the cambridge house
  • This Old House TV heads to a historic New England neighborhood to give a bland Queen Anne some Scandinavian style.

  • This fall, general contractor Tom Silva and the rest of the TOH TV crew will dig both their heels and their hammers into the historic neighborhood of Avon Hill, in Cambridge, Massachusetts, to help turn the interior of a badly outdated 1887 Queen Anne into an open, airy, Scandinavian-inspired home that a family of four—co-managed by a mother with a strong sense of her Swedish ancestry—can be proud of.

    Owners Sally Peterson and John Stone admit they were a bit cowed when they bought the 19th-century "worker's house" in October 2011. The interior felt awkward and dated, and, worse, many of the rooms had been stripped of much of their original character. The kitchen was on the second floor; a generous room on the main floor was being wasted as an oversize laundry room. In a nutshell, the existing layout was not hospitable for a family with two young kids.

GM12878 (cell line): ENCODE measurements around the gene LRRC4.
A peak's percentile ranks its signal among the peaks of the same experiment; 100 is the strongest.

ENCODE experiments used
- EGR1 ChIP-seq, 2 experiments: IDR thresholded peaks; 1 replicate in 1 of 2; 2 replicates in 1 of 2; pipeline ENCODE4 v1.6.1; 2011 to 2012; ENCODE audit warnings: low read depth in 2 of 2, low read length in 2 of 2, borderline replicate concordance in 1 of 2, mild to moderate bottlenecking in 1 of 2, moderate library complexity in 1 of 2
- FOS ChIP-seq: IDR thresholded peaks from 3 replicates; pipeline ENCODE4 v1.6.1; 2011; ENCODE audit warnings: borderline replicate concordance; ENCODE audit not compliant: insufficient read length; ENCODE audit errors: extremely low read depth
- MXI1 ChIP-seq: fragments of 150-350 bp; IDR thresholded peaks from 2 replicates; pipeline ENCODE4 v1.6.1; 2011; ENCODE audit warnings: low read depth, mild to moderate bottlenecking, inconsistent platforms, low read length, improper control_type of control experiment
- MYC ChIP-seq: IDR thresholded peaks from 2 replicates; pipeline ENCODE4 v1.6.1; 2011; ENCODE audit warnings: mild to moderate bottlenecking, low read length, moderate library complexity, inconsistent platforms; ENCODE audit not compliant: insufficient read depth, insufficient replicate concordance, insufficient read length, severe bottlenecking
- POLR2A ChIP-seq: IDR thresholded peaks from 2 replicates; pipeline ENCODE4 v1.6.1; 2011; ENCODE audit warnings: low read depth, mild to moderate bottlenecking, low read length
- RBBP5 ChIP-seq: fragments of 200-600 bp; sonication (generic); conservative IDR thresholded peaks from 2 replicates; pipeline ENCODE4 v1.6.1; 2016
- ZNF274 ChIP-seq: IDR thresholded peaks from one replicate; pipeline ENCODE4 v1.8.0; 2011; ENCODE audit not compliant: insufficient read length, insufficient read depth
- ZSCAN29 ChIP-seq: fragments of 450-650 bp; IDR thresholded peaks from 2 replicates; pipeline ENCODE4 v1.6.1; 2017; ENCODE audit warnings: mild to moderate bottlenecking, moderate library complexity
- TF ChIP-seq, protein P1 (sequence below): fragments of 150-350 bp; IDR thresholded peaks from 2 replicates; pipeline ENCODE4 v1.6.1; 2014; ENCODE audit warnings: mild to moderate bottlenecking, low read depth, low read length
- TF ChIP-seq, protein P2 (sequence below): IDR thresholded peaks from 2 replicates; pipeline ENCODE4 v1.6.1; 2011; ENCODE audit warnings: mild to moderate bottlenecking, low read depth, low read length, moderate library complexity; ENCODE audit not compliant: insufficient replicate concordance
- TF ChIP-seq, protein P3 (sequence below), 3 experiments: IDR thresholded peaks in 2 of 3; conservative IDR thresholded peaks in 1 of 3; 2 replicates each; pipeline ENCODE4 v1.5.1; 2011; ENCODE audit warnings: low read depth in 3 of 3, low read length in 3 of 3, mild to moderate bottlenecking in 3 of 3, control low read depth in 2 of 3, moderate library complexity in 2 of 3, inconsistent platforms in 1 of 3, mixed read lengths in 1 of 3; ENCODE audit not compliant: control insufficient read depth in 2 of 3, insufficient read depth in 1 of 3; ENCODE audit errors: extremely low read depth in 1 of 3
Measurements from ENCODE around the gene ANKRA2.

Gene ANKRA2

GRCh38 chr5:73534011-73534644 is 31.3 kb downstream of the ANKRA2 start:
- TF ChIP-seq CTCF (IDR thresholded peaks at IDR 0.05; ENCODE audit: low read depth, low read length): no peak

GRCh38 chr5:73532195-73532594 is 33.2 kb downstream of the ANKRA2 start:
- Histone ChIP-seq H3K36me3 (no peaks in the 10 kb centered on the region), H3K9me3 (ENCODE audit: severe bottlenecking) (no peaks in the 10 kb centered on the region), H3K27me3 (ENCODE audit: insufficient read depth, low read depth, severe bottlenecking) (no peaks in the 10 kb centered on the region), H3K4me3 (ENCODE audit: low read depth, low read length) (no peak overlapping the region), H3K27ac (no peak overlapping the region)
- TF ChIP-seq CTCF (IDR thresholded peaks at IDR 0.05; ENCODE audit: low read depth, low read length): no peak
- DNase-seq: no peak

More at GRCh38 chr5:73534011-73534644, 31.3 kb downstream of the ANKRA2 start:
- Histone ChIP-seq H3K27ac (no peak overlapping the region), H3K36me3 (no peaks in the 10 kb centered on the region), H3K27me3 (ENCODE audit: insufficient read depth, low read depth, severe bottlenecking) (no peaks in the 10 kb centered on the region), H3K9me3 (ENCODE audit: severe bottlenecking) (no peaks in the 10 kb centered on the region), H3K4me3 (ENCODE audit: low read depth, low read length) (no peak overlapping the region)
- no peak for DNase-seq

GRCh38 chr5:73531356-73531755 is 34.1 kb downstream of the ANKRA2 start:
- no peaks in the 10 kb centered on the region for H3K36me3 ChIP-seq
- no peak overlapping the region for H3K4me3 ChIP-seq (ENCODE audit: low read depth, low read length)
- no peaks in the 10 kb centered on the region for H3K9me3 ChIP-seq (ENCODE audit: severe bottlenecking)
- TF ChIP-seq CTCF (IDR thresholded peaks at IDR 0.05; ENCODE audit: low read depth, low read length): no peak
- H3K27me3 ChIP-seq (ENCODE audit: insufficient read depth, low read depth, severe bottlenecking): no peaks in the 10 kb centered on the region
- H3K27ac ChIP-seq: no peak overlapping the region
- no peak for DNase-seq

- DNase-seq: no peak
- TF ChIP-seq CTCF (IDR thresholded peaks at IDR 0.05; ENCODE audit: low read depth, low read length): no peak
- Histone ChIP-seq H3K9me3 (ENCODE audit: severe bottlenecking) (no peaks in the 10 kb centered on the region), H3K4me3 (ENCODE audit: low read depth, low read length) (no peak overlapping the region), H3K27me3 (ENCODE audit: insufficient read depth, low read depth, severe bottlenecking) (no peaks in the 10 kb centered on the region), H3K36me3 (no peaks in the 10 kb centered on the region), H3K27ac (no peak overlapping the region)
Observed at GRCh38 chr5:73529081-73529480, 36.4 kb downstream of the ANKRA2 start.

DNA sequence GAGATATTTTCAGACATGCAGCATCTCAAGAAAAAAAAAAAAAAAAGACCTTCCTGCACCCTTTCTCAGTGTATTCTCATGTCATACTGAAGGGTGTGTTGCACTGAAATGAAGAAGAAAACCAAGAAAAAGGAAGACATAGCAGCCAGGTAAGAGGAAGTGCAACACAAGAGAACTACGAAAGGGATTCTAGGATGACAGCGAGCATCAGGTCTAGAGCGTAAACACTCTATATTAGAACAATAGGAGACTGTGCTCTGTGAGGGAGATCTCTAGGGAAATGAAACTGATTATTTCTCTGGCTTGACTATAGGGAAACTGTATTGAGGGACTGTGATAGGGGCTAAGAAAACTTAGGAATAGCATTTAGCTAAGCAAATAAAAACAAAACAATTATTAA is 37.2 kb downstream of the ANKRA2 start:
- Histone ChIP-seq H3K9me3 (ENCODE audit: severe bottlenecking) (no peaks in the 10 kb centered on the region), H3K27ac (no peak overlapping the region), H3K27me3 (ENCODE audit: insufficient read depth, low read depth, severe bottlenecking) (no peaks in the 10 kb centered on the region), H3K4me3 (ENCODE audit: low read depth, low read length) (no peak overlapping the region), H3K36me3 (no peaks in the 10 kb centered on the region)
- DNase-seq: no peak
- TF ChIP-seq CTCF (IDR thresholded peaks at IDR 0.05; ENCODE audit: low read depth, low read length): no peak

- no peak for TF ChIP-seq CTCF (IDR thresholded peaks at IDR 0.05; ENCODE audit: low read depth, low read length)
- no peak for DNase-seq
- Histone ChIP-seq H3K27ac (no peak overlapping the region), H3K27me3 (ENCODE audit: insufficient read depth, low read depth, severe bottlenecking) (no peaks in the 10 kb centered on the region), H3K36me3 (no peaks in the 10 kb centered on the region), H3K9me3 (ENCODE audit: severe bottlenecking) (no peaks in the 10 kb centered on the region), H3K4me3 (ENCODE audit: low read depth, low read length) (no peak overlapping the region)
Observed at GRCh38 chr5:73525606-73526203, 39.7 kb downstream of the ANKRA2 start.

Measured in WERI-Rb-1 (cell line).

Instead of trying to re-create the old house's missing details, Sally and John are aiming for a simple, streamlined design inspired by Sally's Swedish heritage, and they hired architect Marcus Gleysteen to help them get there. Gleysteen had renovated a nearby Victorian-era home that the couple admired while they were house hunting. The plans call for turning the first floor into a seamless kitchen, dining, and living area, and the third-floor attic space into a grand master suite. The second floor will house the kids' bedrooms and a new bathroom for them to share. As for the exterior, Tom and company need to follow local preservation guidelines, with modest plans for a paint job as well as a few reconfigured windows on the side of the house—and a new brick or bluestone patio, if the budget allows.

    New episodes of the Cambridge House project will begin airing in October on PBS. Check local listings for the dates and times in your area.

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